Military & Business Leaders Support Pennsylvania Common Core Standards to Ensure Future National and Economic Security
New Report Shows Common Standards and Aligned Assessments Are Key to Education Reform and a Strong Military
HARRISBURG, PA (May 14, 2013) Pennsylvania’s Common Core Standards will help ensure that students are better prepared for success in postsecondary education, the workforce and the military, if they choose to serve, said military and business leaders from Pennsylvania today. They released a new report from the nonpartisan national security organization MISSION: READINESS at the State Capitol that shows that one in five high school graduates in Pennsylvania who tries to join the military cannot score highly enough on the military’s exam for math, literacy and problem solving to qualify for service.
Speakers at the news conference included Pennsylvania’s Adjutant General Major General Wesley Craig (US Army) and other Administration officials; Rear Admiral Thomas Wilson, III (US Navy, Ret.); decorated veteran State Representative Ryan Aument; and David Patti, President and CEO of the Pennsylvania Business Council along with several members of the Council.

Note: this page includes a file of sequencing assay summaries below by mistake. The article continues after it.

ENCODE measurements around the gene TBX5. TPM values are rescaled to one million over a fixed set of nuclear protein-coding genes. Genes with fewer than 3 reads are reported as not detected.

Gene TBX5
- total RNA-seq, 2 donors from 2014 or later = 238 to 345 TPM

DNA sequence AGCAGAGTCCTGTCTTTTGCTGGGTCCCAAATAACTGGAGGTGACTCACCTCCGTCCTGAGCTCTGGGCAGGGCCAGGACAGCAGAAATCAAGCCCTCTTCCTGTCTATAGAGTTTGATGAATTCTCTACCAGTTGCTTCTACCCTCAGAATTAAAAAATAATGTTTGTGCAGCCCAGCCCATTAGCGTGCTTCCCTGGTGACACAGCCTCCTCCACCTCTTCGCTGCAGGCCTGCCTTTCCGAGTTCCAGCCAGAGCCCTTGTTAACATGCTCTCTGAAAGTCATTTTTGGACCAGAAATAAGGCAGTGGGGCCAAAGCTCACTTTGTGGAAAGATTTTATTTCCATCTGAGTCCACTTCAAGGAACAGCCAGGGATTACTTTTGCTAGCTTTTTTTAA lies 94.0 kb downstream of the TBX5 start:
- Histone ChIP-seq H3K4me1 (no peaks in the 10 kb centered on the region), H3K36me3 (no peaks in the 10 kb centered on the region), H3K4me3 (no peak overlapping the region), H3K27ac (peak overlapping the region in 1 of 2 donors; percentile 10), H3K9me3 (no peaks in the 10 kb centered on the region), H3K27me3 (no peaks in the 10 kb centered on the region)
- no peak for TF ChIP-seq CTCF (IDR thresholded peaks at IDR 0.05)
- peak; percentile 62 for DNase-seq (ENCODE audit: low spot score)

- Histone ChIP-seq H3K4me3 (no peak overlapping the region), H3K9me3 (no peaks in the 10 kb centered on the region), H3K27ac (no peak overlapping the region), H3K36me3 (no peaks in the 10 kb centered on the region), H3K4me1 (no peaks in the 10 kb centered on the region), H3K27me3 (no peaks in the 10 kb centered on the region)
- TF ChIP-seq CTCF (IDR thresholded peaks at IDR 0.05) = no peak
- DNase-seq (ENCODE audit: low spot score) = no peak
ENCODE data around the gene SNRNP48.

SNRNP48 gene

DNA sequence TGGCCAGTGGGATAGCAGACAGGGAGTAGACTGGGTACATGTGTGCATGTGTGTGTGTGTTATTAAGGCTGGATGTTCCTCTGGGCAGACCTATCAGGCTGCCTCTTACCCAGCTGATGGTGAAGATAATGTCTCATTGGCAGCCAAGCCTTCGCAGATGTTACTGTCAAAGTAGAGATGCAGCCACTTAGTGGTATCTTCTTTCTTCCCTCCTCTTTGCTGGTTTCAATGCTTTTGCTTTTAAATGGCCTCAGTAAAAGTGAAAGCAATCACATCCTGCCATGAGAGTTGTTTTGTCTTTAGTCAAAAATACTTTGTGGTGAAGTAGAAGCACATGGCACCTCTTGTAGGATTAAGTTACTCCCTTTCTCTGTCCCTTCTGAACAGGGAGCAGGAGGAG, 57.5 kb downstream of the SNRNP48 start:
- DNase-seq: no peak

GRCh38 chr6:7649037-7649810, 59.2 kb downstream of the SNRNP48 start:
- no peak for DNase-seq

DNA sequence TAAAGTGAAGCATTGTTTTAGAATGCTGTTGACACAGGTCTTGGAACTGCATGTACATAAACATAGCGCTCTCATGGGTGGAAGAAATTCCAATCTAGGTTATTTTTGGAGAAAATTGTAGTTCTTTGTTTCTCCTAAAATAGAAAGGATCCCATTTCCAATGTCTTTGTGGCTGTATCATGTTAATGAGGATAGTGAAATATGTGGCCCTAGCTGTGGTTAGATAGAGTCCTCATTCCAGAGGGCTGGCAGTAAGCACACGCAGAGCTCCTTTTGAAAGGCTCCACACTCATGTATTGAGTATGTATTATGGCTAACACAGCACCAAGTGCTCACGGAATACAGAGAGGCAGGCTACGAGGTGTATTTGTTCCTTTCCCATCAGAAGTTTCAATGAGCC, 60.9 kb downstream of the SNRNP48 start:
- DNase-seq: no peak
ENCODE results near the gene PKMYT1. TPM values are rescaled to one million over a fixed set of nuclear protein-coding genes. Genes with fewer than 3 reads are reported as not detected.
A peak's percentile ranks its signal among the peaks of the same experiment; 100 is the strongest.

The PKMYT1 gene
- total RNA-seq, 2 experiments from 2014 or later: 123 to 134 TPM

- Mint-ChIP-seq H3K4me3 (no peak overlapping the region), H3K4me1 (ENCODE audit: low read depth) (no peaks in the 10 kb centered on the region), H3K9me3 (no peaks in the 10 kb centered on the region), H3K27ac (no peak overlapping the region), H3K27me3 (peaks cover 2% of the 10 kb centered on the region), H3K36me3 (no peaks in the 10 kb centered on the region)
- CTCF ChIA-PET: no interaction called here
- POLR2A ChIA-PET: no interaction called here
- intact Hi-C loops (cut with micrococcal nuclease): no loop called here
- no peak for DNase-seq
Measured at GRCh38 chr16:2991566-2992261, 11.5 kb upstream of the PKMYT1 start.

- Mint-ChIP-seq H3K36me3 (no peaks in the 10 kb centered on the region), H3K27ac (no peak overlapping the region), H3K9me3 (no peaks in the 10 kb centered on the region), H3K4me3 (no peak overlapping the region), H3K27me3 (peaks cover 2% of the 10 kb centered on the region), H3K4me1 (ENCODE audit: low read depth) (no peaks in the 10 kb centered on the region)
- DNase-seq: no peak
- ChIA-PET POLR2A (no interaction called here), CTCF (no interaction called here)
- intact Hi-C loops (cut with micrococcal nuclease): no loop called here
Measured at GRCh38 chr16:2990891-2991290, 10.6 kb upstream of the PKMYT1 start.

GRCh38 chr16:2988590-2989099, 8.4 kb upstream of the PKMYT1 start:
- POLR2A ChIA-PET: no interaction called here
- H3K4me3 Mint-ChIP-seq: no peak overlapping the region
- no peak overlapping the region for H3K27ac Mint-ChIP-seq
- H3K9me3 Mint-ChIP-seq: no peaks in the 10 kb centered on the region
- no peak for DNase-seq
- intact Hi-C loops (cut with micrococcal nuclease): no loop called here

“I am deeply proud of all those who have served our state and country and of the 19,000 current members of the Pennsylvania National Guard. But I am alarmed about the reduced number of young men and women who can meet all of the qualifications required to serve in our Armed Forces,” said General Craig. “Too many high school graduates do not have the skills the military needs. Pennsylvania’s Common Core Standards will help ensure that students are receiving a high-quality education consistently, from school to school and state to state.”
The report, entitled All Children Prepared for Success: Common Standards and Aligned Assessments are Key to Education Reform and a Strong Military, makes the case that Pennsylvania’s Common Core Standards make English language arts and math education more rigorous and relevant, and they also challenge students on critical thinking, complex problem solving and effective communication—all essential skills for today’s and tomorrow’s military.
According to the report, there has been a lot of confusion about student achievement levels because each state had its own standards and tests that yielded achievement data that was not comparable with other states. For example, in Pennsylvania, there was a dramatic difference in reporting proficiency levels for 4th grade reading depending upon the assessments utilized. When the National Assessment of Educational Progress (NAEP) assessment was used, only 37 percent of students scored proficient or higher, versus 72 percent scoring proficient or higher on the state PSSA exams.